Never would have thought it would be this much of a challenge to get back into living, but it choice but to accept the same challenge.

  4. Yes.
    I lost my mother, sister, brother and now husband all to cancer.
    Holly Hell is right. In the middle of Dante's inferno.

    I too remind myself there are people who have had worse things happen to them. I just have to watch the news and I know that.
    But - It still is the most painful thing I have ever lived with.

    Thank you for the reminder we must give ourselves what we need. We must love ourselves enough to survive this terrible loss.

    Yes - I will survive. Just WATCH ME!
    Thanks for the reminder.

    1. You sure have traveled through the fire. Damn.
      Sounds like you're more than tough enough to rise above, though. You're awesome.

  5. Wow - yes, you have definitely dealt with your fair share of heartache and loss. But I think you are right - when you manage to stop focusing on what you don't have and start looking towards the future you can build with and for yourself, it will be the foundation of something great. You might also be interested in Susannah Conway's book Unraveling. She dealt with rebuilding her life for herself and herself alone after the death of her significant other. It was an easy, great read: one to curl up with in bed with a cup of coffee or wine. I highly recommend it.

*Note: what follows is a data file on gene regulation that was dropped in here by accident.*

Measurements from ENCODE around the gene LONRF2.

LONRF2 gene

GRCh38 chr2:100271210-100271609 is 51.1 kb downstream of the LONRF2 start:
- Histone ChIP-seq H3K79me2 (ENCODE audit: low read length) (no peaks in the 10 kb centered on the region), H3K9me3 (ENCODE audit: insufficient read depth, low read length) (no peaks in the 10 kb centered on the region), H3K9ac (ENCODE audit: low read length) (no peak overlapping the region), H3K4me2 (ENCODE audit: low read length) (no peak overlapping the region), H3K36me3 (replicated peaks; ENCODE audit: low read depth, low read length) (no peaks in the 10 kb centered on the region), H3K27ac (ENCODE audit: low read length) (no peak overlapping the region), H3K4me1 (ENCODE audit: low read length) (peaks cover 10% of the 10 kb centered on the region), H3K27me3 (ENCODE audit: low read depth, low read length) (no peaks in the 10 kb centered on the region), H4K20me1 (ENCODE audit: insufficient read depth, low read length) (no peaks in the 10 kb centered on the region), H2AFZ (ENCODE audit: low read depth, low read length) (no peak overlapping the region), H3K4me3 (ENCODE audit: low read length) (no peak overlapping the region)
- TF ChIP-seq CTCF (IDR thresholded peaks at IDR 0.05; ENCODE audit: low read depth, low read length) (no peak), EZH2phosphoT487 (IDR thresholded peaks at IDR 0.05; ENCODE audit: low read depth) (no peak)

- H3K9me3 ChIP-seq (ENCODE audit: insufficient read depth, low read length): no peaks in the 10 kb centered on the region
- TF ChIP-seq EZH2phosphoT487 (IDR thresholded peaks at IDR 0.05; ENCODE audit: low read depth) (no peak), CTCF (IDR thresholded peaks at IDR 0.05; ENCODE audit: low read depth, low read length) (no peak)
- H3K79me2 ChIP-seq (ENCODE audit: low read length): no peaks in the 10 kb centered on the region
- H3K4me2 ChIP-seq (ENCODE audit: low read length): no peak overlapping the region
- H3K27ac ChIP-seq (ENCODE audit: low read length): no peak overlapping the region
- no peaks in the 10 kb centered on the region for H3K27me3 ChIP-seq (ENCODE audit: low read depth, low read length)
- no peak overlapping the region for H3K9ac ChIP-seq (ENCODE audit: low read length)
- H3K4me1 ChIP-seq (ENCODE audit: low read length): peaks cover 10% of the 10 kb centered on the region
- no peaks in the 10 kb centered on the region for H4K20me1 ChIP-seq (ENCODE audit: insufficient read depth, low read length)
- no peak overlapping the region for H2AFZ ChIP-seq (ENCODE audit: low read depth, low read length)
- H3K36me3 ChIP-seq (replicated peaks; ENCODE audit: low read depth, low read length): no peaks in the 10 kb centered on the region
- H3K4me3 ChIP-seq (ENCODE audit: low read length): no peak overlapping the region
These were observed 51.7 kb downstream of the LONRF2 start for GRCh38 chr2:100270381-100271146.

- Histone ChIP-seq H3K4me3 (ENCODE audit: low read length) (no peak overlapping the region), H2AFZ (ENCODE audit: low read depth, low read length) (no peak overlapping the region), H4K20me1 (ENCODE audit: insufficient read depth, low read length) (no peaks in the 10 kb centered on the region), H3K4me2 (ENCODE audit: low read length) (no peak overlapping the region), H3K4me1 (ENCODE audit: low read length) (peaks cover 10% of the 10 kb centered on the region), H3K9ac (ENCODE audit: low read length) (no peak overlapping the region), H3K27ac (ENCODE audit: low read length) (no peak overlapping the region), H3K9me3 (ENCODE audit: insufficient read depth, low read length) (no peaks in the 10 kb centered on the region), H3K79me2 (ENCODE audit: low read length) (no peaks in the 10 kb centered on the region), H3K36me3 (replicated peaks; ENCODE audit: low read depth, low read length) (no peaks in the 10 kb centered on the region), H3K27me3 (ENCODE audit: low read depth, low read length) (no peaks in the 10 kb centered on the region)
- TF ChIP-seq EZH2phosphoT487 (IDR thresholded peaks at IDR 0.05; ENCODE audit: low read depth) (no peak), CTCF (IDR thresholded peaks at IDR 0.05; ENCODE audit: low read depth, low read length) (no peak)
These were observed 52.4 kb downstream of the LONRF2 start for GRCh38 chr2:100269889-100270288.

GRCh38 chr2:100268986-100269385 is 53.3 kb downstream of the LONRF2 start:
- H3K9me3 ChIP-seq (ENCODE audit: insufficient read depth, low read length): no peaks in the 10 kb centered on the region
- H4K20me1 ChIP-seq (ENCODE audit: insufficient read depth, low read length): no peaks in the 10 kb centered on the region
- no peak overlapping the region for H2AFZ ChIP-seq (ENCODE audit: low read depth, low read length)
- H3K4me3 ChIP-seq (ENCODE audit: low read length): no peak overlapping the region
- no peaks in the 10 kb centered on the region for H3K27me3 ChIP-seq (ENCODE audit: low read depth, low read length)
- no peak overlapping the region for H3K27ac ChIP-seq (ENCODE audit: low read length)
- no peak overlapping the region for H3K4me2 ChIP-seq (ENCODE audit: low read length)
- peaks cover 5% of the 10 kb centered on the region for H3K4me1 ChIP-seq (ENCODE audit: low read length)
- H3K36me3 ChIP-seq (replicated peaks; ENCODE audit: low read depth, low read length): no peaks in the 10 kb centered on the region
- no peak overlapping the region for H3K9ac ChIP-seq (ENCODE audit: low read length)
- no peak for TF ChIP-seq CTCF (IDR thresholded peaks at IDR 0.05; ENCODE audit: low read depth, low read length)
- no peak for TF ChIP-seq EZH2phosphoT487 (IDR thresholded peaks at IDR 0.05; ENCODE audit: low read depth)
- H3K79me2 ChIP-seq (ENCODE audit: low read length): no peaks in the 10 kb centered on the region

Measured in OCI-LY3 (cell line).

1. Ooh! Lovely. Thank you, Kathleen. I just finished a good book and needed a new one. I'll check it out.

  6. Holy hell....funny we didn't realize that we were searching for a safe place until we found it, and then lost it.
    I,too, am struggling to be the stable influence in my life.
    My therapist says I am amazing.
    Maybe I am....

    1. Ha! It's funny how I can believe so much that people say but when they tell me something like that, I suddenly doubt them! ;)
      Glad you're considering that your therapist might be right!